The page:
While we are waiting for expanded DACA and DAPA to be released from the Injunction ordered by a Federal Judge in Texas -- it is important to note that persons already granted deferred action under the initial DACA program need to start the renewal process well in advance of their employment authorization expiration date. See below
From: U.S. Citizenship and Immigration Services [mailto:firstname.lastname@example.org]
Sent: Tuesday, April 07, 2015 6:39 PM
Subject: USCIS Message: Deferred Action for Childhood Arrivals (DACA) Renewal
Please help us spread this message in immigrant communities:
U.S. Citizenship and Immigration Services (USCIS) reminds recipients of Deferred Action for Childhood
Arrivals (DACA) that their current period of DACA and employment authorization could expire if they wait
too long to request renewal.
We strongly encourage you to submit your renewal request 150 to 120 days before your current period of
DACA and employment authorization will expire. Timely filing will help ensure USCIS has sufficient time
to consider your request.
On March 27, 2015, USCIS began mailing renewal reminder notices to DACA recipients 180 days prior to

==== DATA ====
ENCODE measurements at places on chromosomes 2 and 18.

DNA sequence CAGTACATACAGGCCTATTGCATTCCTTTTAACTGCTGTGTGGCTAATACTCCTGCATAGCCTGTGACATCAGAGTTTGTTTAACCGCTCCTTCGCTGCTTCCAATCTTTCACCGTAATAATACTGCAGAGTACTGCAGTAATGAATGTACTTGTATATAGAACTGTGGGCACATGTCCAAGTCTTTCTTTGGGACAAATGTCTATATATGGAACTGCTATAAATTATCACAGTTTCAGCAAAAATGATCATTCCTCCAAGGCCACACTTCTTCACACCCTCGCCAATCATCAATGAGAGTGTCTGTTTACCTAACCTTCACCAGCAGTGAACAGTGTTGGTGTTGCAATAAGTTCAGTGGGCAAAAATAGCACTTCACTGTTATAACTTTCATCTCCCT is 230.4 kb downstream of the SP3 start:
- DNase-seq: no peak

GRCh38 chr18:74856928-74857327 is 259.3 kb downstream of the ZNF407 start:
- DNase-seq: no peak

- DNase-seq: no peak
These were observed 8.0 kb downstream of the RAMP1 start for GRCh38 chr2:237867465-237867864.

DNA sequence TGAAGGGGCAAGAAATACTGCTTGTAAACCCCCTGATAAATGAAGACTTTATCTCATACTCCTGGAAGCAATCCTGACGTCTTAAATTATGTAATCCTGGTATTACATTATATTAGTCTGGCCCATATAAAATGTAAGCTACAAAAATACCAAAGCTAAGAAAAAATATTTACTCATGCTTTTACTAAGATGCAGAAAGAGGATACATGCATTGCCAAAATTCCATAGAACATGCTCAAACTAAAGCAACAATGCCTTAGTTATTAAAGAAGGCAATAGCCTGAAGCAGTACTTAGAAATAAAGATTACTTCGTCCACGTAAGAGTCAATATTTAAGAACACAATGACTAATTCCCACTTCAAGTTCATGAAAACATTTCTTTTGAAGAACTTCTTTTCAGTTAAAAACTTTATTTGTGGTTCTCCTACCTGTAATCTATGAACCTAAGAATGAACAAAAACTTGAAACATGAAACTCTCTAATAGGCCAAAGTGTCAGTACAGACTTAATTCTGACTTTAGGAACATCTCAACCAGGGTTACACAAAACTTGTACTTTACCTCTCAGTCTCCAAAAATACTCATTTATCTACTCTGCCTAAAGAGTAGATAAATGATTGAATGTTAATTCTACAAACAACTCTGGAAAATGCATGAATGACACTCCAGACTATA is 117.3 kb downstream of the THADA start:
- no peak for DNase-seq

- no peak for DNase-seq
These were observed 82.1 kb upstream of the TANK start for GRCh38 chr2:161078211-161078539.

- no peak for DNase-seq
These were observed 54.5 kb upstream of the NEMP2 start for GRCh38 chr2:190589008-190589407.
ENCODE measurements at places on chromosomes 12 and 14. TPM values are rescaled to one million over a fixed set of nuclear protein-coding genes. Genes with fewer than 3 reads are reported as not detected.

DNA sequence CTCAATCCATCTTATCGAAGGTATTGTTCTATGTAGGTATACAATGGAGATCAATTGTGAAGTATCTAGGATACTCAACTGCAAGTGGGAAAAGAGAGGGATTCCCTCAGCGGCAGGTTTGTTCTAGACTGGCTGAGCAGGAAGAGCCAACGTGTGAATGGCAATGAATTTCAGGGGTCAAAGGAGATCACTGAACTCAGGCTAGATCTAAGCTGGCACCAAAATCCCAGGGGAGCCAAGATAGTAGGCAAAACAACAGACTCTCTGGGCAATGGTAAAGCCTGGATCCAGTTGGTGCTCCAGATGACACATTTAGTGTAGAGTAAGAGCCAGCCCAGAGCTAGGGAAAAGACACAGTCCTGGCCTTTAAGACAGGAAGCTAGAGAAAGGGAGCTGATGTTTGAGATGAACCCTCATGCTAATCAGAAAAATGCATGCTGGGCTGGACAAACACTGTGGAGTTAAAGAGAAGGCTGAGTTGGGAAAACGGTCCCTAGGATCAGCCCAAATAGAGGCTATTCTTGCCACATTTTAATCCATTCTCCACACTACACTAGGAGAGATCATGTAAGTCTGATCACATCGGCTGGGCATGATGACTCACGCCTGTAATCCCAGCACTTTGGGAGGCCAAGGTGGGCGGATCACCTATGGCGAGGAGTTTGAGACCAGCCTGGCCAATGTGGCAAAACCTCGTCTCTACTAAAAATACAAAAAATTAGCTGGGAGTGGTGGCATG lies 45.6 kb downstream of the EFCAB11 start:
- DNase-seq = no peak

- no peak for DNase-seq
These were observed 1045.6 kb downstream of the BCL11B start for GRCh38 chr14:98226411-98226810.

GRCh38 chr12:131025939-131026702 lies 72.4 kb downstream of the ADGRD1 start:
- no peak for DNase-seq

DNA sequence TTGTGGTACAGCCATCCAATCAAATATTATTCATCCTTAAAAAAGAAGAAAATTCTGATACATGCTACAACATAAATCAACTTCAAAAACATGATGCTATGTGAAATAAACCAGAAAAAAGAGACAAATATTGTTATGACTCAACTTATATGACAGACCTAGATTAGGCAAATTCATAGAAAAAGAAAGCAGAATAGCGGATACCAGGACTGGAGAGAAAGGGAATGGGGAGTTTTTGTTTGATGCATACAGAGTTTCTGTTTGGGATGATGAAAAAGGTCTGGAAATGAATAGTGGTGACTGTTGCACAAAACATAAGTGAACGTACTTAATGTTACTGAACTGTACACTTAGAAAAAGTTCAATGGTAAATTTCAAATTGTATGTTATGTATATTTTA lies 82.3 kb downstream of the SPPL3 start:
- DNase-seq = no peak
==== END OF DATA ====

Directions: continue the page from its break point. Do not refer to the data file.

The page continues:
the expiration date of their current period of DACA. Previously, these reminder notices were mailed 100
days in advance.
USCIS continues to accept initial and renewal requests for two-year grants of DACA under the guidelines
established in 2012. A federal district court order issued on February 16, 2015, enjoining USCIS from
implementing the expanded DACA guidelines did not impact USCIS’ ability to continue processing DACA
requests under the 2012 guidelines.
You may request renewal of DACA if you met the initial DACA guidelines and you:
• Did not depart the United States on or after August 15, 2012, without advance parole;
• Have continuously resided in the United States since you submitted your most recent,
approved DACA request, up to the present time; and
• Have not been convicted of a felony, a significant misdemeanor, or three or more
misdemeanors, and do not otherwise pose a threat to national security or public safety.
Visit uscis.gov/daca or uscis.gov/acciondiferida to get updates and all the information you need to make an
initial or renewal request for DACA.
As always, we encourage you to beware of immigration scams. Visit uscis.gov/avoidscams or
uscis.gov/eviteestafas to learn how to protect yourself and how to find authorized legal services.
Public Engagement Division
U.S. Citizenship and Immigration Services
AILA Doc. No. 15040860. (Posted 4/8/15)
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